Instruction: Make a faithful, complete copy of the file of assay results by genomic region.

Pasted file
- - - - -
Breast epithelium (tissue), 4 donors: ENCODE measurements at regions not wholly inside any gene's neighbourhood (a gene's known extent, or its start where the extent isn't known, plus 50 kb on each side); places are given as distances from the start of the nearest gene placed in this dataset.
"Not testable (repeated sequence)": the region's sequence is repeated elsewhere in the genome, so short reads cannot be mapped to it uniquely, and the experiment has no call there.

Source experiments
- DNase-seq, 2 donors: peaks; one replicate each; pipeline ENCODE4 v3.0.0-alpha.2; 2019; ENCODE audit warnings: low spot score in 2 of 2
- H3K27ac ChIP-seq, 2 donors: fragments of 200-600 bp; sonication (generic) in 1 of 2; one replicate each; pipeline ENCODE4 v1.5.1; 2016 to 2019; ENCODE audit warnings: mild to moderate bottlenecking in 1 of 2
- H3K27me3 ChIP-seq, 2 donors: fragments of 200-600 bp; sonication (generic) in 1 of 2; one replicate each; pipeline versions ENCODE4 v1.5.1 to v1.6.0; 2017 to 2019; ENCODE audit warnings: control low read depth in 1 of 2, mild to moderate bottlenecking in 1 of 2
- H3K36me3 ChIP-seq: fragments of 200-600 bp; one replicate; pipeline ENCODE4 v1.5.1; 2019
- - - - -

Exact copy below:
Breast epithelium (tissue), 4 donors: ENCODE measurements at regions not wholly inside any gene's neighbourhood (a gene's known extent, or its start where the extent isn't known, plus 50 kb on each side); places are given as distances from the start of the nearest gene placed in this dataset.
"Not testable (repeated sequence)": the region's sequence is repeated elsewhere in the genome, so short reads cannot be mapped to it uniquely, and the experiment has no call there.

Source experiments
- DNase-seq, 2 donors: peaks; one replicate each; pipeline ENCODE4 v3.0.0-alpha.2; 2019; ENCODE audit warnings: low spot score in 2 of 2
- H3K27ac ChIP-seq, 2 donors: fragments of 200-600 bp; sonication (generic) in 1 of 2; one replicate each; pipeline ENCODE4 v1.5.1; 2016 to 2019; ENCODE audit warnings: mild to moderate bottlenecking in 1 of 2
- H3K27me3 ChIP-seq, 2 donors: fragments of 200-600 bp; sonication (generic) in 1 of 2; one replicate each; pipeline versions ENCODE4 v1.5.1 to v1.6.0; 2017 to 2019; ENCODE audit warnings: control low read depth in 1 of 2, mild to moderate bottlenecking in 1 of 2
- H3K36me3 ChIP-seq: fragments of 200-600 bp; one replicate; pipeline ENCODE4 v1.5.1; 2019